John the Baptist Dies
Herod hears of the fame of Jesus and fears that it is John the Baptist raised from the dead. We learn that John the Baptist had attacked Herod for marrying Herodias, who was John’s sister in law. Because John spoke out about and said it was not lawful for Herod to take Herodias to marry, he was thrown into prison. The daughter of Herodias dances for Herod’s Birthday and pleased him. Because of this Herod promised to give Herodias’s daughter anything she wished. Having been instructed of Herodias prior to dancing, Herodias’s daughter asks Herod for the head of John the Baptist to be delivered on a platter. Herod was grieved of this, but because he made a promise he commanded his men to behead John in prison.
When Jesus gets word of this, he departs unto a desert place, where his followers follow on foot. When they stop, Jesus is filled with compassion and heals their sick and when the evening came, the disciples began to depart to eat in their homes. Jesus, however, says to one of his Apostles; “…They need not depart; give ye them to eat.” (Matthew 14:16) At this moment I am sure the Apostle was puzzled, because he responds; “…We have here but five loves, and two fishes.” (Matthew 14:17)
After having seen all the miracles He has performed in front of the Apostles, I am sure Jesus was a little disappointed when he said; “…Bring them hither to me. And he commanded the multitude to sit down on the grass, and took five loves, and the two fishes, and looking up to heaven, he blessed, and brake, and gave loaves to his disciples, and the disciples to the multitude.” (Matthew 14:18-19) Jesus ends up feeding about five thousand men, excluding women and children. So he probably fed more like ten thousand people with only five loaves of bread and two fishes. How amazing is that? Yet the Apostles are still in shock and awe. Jesus sends the multitude away and commands the Apostles to leave on a boat, while Jesus goes up into a mountain to be alone and pray.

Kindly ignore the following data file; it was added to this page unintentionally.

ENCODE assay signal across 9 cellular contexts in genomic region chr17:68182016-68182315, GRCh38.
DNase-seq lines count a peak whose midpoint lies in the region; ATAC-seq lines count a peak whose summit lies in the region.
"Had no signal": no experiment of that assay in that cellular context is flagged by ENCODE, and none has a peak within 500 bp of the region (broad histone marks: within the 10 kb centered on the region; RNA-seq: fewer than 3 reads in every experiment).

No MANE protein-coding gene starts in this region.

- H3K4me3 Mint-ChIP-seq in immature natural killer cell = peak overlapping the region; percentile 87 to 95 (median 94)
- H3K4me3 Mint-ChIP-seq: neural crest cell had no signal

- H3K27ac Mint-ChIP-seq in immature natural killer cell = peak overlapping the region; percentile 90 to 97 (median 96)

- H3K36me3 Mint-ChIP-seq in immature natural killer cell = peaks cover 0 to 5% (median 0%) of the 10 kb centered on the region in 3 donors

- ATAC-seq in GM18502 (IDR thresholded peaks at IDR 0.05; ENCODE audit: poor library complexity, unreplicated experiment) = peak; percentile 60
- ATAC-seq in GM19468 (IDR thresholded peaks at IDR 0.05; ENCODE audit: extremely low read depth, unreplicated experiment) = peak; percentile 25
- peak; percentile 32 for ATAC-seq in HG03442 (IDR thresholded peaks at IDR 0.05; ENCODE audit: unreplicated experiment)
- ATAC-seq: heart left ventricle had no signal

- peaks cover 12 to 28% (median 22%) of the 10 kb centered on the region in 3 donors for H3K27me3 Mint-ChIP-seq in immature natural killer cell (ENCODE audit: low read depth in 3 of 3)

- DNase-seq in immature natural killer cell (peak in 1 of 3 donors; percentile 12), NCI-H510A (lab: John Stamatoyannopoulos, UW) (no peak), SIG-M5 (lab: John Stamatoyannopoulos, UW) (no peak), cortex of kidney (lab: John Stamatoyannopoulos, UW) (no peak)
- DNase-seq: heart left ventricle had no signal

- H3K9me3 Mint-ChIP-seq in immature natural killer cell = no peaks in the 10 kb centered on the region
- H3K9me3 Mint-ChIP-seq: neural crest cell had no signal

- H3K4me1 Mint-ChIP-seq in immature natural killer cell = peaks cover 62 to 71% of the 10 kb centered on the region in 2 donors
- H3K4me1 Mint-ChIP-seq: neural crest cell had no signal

“…the ship was now in the midst of the sea, tossed with waves: for the wind was contrary. And in the fourth watch of the night Jesus went unto them, walking on the sea. And when the disciples saw him walking on the sea, they were troubled, saying, It is a spirit, and they cried out for fear. But straightway Jesus spake unto them, saying, Be of good cheer; it is I; be not afraid.” (Matthew 14:24-26)
The Apostles had just witnessed Jesus feed over five thousand men, and probably ten thousand or more people with only five loaves of bread and two fishes, yet they are amazed that Jesus could walk on water. This is what Jesus meant by understanding in your heart. Those who have seen him or heard him might not gain a testimony of Him or His Gospel, only those who see with their heart. Therefore seeing is NOT believing, believing is seeing. Signs can be asked for, and even given… but without an understanding of the heart, one will never know for themselves.
Peter answers Jesus from the ship; “…Lord, if it be thou, bid me come unto thee on the water. And he said, Come. And when Peter was come down out of the ship, he walked on the water, to go to Jesus. But when he saw the wind boisterous, he was afraid; and beginning to sink. He cried, saying, Lord, save me.” (Matthew 14:28-30) Even in his unbelief, the Lord permitted Peter to see for himself, but seeing for himself was not enough, because he had fear in his heart. That fear caused him to lose focus of what was important and because of that he began to sink. But the Lord knows our weaknesses and in this situation understood that even Peter lacked faith; “…immediately Jesus stretched forth his hand, and caught him, O thou of little faith, wherefore didst thou doubt? (Matthew 14:31)
When we are put into situations where storms rise and winds bolster, we need not lose focus on what is right. We need to go let our fear go and walk the stormy waters of life. If we do so, Jesus will walk with us and every once and a while he will pull us up from the dark and dreary waters and ask, Why did you doubt?